AWS Relational Database Service on VMware Coming in Fall

Amazon RDS on VMware automates set up, operation and scaling of databases on-premises and in hybrid environments as it does in AWS.

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VMware and Amazon Web Services are like two home-run sluggers playing on the same team in the All-Star Game. They each dominate a major market—VMware in IT system infrastructure and AWS in enterprise cloud services—and so both of them together comprise a huge one-two punch when competing with other cloud IT singles hitters.

The two companies have comprised that “murder’s row” of enterprise IT vendors since October 2016, when the companies announced that VMware would move its service and application cloud to AWS. Last year at VMworld, the companies took that business deal a bit further, revealing that AWS would make its own applications and tools and services available via the VMware development instance on its cloud.

VMware Cloud on AWS is run, marketed and supported by VMware, like most typical cloud deployments. However, the service is now integrated with AWS's own cloud portfolio, which provides computing, databases, analytics and a few different levels of storage, among other features. In short, whatever you can’t get from one vendor, you’re almost sure to find with the other. 

Even More Options Now

Things now are getting even more mix-and-matchy. On Aug. 27, Day 1 of VMworld 2018 in Las Vegas, the two companies introduced yet another co-op service: Amazon Relational Database Service (Amazon RDS) on VMware that adds a lot of much-needed automation into the setup and maintenance processes. It is designed for companies that still use on-premises data centers.

Amazon RDS on VMware is designed to make it easy for IT managers to set up, operate and scale databases in VMware-based software-defined data centers and hybrid environments and to migrate them to AWS or VMware Cloud on AWS. It’s a fast-track that frankly leaves Microsoft Azure and Google Cloud out in the cold.

Amazon RDS on VMware automates database management, regardless of where the database is deployed, freeing users to focus on developing and tuning their applications.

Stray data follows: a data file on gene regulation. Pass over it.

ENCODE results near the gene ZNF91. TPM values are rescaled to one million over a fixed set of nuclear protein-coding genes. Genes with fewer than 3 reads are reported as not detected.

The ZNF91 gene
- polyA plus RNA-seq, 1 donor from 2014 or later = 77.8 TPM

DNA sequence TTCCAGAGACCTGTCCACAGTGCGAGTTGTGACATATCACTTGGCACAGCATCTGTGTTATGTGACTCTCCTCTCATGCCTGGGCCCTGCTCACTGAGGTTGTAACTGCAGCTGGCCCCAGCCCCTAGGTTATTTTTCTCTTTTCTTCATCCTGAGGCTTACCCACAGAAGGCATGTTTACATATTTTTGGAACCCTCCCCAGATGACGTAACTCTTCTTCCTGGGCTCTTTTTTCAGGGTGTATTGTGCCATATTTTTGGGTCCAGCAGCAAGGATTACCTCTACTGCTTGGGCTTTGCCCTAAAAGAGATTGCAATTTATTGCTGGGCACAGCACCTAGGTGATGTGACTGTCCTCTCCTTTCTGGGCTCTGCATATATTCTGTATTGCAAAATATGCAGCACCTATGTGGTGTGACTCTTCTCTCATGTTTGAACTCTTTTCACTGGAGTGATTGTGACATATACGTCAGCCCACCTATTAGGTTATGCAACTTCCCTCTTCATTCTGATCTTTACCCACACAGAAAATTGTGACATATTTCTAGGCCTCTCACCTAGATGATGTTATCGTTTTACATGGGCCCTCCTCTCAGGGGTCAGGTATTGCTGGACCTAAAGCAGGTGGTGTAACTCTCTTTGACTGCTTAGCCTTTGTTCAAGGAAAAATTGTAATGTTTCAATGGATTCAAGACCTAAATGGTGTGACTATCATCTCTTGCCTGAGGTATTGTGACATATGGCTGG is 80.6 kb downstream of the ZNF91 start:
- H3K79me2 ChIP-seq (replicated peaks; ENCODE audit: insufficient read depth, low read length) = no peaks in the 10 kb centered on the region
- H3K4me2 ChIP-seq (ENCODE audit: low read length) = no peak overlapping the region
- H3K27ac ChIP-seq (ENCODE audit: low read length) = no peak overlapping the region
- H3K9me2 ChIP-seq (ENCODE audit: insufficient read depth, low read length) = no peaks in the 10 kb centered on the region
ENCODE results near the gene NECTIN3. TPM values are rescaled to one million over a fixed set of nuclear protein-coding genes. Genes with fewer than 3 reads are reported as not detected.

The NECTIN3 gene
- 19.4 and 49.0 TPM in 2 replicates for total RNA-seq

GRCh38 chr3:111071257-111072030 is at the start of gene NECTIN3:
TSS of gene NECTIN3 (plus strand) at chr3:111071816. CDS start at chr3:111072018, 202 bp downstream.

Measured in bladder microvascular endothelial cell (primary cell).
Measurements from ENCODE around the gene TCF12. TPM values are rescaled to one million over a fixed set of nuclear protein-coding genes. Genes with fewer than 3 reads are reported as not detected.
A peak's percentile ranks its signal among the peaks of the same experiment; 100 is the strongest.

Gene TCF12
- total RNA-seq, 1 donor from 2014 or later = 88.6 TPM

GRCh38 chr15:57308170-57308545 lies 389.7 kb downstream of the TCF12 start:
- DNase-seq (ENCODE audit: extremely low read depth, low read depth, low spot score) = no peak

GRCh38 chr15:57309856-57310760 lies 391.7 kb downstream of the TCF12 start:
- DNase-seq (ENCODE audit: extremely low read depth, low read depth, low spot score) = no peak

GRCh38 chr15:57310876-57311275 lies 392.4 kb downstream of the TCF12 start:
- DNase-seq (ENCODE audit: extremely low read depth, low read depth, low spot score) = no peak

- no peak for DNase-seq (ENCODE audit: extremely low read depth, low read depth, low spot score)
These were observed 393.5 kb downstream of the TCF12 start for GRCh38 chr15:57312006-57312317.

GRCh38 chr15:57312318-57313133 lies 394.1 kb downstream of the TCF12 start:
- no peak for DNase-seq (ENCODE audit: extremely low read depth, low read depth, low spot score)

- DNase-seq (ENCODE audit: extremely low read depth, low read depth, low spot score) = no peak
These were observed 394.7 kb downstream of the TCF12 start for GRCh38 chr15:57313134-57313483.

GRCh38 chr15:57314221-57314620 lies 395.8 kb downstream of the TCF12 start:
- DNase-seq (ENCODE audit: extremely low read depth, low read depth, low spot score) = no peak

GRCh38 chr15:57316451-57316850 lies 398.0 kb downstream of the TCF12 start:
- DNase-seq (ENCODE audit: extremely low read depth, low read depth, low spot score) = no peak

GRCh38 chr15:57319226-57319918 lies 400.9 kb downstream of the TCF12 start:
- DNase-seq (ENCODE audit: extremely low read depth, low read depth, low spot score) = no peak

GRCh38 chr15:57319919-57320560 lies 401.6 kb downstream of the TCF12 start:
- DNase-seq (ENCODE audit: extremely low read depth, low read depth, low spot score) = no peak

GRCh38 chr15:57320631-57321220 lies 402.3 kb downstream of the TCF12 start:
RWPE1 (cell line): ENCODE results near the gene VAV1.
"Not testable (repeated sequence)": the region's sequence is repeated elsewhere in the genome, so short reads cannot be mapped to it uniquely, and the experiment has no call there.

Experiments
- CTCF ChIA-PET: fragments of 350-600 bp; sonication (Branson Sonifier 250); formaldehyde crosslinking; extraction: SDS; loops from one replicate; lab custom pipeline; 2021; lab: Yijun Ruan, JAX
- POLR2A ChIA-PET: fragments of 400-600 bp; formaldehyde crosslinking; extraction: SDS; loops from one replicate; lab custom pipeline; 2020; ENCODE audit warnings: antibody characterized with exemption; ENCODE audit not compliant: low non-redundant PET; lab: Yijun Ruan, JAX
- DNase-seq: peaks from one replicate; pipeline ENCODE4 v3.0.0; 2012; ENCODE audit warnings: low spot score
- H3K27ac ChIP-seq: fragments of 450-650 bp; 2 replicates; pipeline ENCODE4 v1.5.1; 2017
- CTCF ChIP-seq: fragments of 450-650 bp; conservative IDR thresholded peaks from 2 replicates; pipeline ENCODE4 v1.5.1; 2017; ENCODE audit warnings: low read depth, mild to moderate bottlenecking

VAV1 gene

“When we originally partnered on VMware Cloud on AWS, our message was clear – we’re giving users what they want, the best of both worlds from the leaders in private and public cloud. With Amazon RDS for VMware, we’re doing it again,” VMware CEO Pat Gelsinger said in a media advisory. “This time we’re taking innovation from AWS and bringing it to the hundreds of thousands of users that have made VMware their private cloud infrastructure of choice.

“With this offering from AWS and VMware, end users and database administrators alike now have access to a cloud-like database management experience, in whatever environment they choose to run – private or public cloud.”

The cloud-based database package will be made available in Q4 2018, the company said. Amazon RDS on VMware will support Microsoft SQL Server, Oracle, PostgreSQL, MySQL, and MariaDB databases.

Transitions Always an Industry-wide Issue

Mike Bushong, Vice President of Cloud and Enterprise Marketing at Juniper Networks, had a third-party take on VMware's news.
"VMware's acquisition of CloudHealth along with the announcement of new VMware Cloud automation services reinforce the industry-wide issue that customers moving toward multicloud environments are struggling to manage the complexity that comes with it," Bushong said.
"Organizations are seeking to connect and secure workloads end-to-end across multiple clouds simply and effortlessly, representing a significant operational transformation, and such changes require careful thought and planning as customers transition. It's a natural next step that providers attempt to assemble solutions that simplify multicloud migration and management."

For more information, go here.

VMware Reveals Acquisition

In a separate announcement Aug. 27, VMware announced its intent to acquire CloudHealth Technologies, a global platform for multi-cloud operations.

CloudHealth, which claims to have more than 3,000 customers, delivers a cloud operations platform across AWS, Microsoft Azure and Google Cloud. The platform enables customers to help analyze and manage cloud cost, usage, security, and performance centrally for native public clouds. 

CloudHealth said it is used by such companies as Pinterest, Yelp, Dow Jones, Zendesk, Skyscanner and SHI. With offices globally, the company is backed by Kleiner Perkins, Meritech, Sapphire Ventures, Scale Venture Partners, .406 Ventures and Sigma Prime Ventures.

VMware said it will radically simplify its operations across multiple native public clouds using the CloudHealth platform. 

Chris Preimesberger

Chris J. Preimesberger

Chris J. Preimesberger is Editor-in-Chief of eWEEK and responsible for all the publication's coverage. In his 13 years and more than 4,000 articles at eWEEK, he has distinguished himself in reporting...